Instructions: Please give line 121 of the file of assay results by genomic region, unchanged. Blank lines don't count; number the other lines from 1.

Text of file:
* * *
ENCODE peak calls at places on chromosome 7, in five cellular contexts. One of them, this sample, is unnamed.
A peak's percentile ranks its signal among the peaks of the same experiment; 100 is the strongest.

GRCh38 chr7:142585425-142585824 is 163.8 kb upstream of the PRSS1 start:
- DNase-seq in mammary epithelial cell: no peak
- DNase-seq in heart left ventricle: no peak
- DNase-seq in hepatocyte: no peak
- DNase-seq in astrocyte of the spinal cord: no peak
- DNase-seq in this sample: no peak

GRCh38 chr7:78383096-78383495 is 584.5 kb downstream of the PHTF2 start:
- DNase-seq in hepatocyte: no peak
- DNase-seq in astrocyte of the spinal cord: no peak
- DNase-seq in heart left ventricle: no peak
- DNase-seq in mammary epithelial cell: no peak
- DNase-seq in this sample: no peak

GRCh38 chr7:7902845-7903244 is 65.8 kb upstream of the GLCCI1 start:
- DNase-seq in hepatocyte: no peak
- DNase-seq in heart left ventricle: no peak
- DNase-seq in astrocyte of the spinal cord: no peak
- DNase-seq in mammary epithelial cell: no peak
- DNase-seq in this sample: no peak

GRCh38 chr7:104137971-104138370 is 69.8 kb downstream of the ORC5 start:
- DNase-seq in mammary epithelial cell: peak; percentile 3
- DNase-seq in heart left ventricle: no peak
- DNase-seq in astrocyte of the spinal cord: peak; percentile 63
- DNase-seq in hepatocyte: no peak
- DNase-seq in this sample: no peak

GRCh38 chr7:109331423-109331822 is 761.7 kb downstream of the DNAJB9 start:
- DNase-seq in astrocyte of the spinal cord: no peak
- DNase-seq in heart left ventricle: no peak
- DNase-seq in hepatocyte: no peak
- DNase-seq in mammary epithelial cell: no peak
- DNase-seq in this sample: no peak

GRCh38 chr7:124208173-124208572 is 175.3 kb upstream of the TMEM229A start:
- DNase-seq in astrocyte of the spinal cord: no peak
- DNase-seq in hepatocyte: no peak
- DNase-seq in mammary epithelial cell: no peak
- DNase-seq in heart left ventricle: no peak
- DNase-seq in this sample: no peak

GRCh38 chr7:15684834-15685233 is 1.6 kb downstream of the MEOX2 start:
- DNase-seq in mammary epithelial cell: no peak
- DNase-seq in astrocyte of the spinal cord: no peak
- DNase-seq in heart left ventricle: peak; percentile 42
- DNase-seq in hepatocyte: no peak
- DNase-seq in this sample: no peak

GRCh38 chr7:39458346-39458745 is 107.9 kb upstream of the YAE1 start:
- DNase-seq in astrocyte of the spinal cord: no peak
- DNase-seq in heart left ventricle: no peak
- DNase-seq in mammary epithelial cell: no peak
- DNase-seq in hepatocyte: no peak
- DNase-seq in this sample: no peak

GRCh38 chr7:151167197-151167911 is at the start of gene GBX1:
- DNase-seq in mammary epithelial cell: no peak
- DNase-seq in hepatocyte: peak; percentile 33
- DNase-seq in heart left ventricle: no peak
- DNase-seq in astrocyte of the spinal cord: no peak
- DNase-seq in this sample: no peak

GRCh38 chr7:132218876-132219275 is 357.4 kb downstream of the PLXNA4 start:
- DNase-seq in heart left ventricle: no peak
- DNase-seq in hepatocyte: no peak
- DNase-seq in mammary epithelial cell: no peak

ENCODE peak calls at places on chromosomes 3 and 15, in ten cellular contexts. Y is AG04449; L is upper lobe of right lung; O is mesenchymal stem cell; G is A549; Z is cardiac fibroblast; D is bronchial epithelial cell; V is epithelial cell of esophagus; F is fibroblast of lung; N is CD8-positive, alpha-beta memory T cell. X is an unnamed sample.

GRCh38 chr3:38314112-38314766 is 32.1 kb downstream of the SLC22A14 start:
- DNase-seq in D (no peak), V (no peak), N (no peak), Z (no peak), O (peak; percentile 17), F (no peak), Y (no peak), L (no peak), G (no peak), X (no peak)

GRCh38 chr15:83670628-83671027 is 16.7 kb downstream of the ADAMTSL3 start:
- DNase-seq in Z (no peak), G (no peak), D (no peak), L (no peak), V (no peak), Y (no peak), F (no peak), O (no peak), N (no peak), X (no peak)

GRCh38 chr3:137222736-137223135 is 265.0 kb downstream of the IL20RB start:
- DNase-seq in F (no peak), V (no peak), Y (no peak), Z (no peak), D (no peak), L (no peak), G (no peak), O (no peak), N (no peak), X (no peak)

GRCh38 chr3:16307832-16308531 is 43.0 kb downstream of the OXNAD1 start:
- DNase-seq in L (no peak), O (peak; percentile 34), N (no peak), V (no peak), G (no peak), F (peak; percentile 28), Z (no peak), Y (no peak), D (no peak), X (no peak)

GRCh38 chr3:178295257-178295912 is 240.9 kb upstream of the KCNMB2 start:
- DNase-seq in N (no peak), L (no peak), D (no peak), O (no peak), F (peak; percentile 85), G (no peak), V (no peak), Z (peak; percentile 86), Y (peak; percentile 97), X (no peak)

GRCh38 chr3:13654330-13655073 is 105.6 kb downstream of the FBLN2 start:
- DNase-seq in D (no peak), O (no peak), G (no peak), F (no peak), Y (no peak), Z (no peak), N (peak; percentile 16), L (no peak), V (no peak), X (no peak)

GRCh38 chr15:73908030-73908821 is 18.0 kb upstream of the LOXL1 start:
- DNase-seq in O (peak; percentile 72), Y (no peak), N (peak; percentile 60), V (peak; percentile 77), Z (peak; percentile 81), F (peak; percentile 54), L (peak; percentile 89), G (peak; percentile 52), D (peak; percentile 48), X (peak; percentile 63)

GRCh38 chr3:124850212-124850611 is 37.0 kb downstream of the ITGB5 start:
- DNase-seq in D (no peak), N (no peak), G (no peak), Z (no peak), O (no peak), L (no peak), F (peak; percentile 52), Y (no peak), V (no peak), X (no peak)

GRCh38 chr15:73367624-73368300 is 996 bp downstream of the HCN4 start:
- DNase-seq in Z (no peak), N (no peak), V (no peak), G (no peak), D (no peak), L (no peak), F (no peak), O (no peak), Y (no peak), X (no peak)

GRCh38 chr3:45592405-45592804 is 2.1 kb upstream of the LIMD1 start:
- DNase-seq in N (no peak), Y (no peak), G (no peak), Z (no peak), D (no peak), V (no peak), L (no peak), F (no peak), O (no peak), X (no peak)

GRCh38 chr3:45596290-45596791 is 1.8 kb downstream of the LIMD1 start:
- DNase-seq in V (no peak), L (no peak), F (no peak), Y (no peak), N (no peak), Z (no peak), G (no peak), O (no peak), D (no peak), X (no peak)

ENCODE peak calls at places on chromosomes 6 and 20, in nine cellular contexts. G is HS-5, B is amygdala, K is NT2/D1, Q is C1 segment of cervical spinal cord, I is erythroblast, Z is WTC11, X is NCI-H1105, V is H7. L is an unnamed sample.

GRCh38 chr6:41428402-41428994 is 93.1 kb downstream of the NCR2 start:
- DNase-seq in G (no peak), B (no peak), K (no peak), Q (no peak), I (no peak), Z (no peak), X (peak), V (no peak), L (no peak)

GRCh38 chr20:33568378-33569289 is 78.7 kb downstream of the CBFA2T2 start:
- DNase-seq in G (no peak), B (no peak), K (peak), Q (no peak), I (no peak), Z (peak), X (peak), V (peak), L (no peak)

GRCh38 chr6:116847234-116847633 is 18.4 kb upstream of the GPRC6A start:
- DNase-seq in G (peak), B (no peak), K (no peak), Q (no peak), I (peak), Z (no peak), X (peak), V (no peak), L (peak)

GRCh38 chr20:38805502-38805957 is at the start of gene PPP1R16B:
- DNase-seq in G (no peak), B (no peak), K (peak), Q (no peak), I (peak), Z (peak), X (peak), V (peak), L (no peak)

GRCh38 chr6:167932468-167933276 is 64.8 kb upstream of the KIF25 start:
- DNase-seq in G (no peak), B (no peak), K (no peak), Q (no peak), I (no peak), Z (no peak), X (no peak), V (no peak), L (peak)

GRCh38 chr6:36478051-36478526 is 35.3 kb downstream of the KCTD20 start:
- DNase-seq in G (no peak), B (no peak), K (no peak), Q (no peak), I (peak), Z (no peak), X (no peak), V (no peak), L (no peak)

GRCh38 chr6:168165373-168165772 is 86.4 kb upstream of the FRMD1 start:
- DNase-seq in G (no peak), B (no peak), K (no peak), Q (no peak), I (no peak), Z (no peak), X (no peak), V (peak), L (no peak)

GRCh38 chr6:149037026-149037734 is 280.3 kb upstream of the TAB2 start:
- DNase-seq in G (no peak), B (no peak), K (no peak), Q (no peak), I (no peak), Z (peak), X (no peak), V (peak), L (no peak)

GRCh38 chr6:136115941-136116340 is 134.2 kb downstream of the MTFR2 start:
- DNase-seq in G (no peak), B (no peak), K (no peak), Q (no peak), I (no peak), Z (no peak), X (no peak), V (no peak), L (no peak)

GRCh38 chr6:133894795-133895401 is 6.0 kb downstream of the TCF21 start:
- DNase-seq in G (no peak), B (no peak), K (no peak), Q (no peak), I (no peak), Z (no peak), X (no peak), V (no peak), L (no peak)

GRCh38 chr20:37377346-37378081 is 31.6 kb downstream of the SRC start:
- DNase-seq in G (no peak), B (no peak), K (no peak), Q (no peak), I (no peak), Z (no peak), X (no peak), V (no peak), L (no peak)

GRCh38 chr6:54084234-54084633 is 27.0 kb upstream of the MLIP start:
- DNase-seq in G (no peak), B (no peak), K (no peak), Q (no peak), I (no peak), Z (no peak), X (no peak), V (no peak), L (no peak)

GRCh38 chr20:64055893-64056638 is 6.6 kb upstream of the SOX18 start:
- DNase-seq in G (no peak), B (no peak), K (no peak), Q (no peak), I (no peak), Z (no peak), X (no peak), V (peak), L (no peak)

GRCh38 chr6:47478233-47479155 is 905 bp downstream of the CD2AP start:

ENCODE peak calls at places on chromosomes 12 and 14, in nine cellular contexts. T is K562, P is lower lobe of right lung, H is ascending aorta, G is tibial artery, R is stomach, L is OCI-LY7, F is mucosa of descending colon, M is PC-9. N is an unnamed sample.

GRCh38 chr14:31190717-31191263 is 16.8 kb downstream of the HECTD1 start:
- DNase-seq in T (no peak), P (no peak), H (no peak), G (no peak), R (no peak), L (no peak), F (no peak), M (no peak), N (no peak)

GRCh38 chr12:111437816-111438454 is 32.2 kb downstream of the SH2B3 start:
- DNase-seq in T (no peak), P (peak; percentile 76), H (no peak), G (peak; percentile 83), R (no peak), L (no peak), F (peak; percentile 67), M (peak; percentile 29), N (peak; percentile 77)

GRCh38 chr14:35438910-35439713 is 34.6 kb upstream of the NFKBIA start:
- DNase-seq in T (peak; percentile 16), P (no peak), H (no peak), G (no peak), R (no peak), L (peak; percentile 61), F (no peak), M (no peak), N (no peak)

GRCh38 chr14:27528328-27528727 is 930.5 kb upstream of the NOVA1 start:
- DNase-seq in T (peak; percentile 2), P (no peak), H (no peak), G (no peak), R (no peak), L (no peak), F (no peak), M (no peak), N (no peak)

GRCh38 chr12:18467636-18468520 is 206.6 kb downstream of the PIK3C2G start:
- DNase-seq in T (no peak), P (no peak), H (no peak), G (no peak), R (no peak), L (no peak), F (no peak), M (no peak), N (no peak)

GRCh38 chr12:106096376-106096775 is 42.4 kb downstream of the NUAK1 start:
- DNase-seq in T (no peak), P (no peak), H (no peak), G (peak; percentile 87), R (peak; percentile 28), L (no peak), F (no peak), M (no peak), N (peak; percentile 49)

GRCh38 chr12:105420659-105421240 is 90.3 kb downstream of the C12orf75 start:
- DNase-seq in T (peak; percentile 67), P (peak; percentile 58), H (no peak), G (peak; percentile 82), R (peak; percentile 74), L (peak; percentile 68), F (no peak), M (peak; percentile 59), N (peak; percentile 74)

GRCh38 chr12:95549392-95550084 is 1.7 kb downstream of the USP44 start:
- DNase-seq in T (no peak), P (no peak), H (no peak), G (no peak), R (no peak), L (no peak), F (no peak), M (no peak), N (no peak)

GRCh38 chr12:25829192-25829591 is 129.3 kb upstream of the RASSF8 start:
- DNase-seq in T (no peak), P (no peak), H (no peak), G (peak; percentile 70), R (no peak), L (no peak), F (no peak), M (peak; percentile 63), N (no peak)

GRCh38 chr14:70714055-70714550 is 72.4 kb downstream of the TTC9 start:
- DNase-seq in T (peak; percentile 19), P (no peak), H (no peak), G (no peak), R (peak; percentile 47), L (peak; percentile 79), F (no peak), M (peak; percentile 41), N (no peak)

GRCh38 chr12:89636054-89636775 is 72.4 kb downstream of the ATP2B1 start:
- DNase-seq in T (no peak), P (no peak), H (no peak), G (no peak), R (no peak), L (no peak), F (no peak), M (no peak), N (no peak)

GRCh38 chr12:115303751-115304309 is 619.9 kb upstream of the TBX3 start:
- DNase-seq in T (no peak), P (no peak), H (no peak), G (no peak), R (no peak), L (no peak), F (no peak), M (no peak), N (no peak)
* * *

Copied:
GRCh38 chr12:18467636-18468520 is 206.6 kb downstream of the PIK3C2G start: